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RE: Literals: lexical spaces and value spaces

From: <Patrick.Stickler@nokia.com>
Date: Wed, 7 Nov 2001 19:27:47 +0200
Message-ID: <2BF0AD29BC31FE46B78877321144043162170A@trebe003.NOE.Nokia.com>
To: phayes@ai.uwf.edu
Cc: w3c-rdfcore-wg@w3.org

> -----Original Message-----
> From: ext Pat Hayes [mailto:phayes@ai.uwf.edu]
> Sent: 07 November, 2001 18:42
> To: Stickler Patrick (NRC/Tampere)
> Cc: w3c-rdfcore-wg@w3.org
> Subject: RE: Literals: lexical spaces and value spaces
> Greetings. You again used the term 'prescriptive':
> >   Range definitions are *only* prescriptive, and *only* when
> >   local type is defined for values. Any assignment of type
> >   for a value must be made locally for each occurrence of the
> >   value.
> Can you say what this means? I am not able to follow what it is you 
> have in mind.

It means, that if you encounter a literal value which
is not specified for type locally, that you cannot (or
rather should not) use any defined range defined for
the property to which the value is bound to determine
the type of the literal.

Thus if one has

   #x foo:someProperty "10" .

   foo:someProperty rdfs:range xsd:integer .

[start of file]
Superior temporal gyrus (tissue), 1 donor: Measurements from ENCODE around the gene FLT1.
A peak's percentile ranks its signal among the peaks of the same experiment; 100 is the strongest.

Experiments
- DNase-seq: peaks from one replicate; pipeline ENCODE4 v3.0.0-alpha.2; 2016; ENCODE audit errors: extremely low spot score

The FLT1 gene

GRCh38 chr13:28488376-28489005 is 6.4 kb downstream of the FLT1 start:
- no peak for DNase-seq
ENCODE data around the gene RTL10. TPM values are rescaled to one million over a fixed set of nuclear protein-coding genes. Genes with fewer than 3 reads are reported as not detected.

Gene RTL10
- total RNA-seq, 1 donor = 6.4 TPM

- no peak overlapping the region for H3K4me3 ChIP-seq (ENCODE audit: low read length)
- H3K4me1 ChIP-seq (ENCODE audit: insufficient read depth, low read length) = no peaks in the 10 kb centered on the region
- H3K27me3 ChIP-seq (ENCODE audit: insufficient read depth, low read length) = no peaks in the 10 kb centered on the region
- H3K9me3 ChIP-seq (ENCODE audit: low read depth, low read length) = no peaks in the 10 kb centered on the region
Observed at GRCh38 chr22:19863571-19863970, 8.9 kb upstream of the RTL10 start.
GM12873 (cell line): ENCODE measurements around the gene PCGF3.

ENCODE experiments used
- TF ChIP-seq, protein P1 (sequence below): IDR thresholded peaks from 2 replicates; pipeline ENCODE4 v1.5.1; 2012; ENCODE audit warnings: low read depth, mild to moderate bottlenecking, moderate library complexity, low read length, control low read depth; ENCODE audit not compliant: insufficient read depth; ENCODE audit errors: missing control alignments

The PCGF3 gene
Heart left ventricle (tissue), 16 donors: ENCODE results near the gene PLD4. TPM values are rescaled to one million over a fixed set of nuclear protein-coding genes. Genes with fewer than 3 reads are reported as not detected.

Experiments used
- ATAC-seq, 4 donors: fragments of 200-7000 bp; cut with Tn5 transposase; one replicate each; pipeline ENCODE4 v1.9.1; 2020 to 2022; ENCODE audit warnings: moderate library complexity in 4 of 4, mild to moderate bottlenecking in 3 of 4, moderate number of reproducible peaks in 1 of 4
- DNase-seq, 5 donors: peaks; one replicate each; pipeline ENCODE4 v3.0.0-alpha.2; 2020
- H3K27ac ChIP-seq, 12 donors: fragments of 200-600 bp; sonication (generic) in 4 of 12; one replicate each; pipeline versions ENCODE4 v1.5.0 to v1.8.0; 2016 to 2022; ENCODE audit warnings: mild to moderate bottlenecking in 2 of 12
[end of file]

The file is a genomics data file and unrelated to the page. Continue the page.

then the range definition does not assign the data
type of xsd:integer to "10", and the constraint
can be said to fail due to lack of information.

However, if one has

   #x foo:someProperty [ rdf:value "10"; rdf:type xsd:string ] .

   foo:someProperty rdfs:range xsd:integer .

then the range property can be tested against the known
data type of the value, and in this case, the constaint
fails to be satisfied.

The reason why a range definition cannot be descriptive
of non-locally typed literals, is because lexical form
is specific to a given data type, and the binding of
a value to a given property may occur by various means
and one can end up with a literal value having a lexical
form that is not compatible with the data type of the

This, of course, presumes that we are not asserting the
global constraint on data types that the lexical space of
any data type must be a proper subset of the lexical space
of all of its superordinate types. 

Is that clearer?

Received on Wednesday, 7 November 2001 12:28:05 UTC

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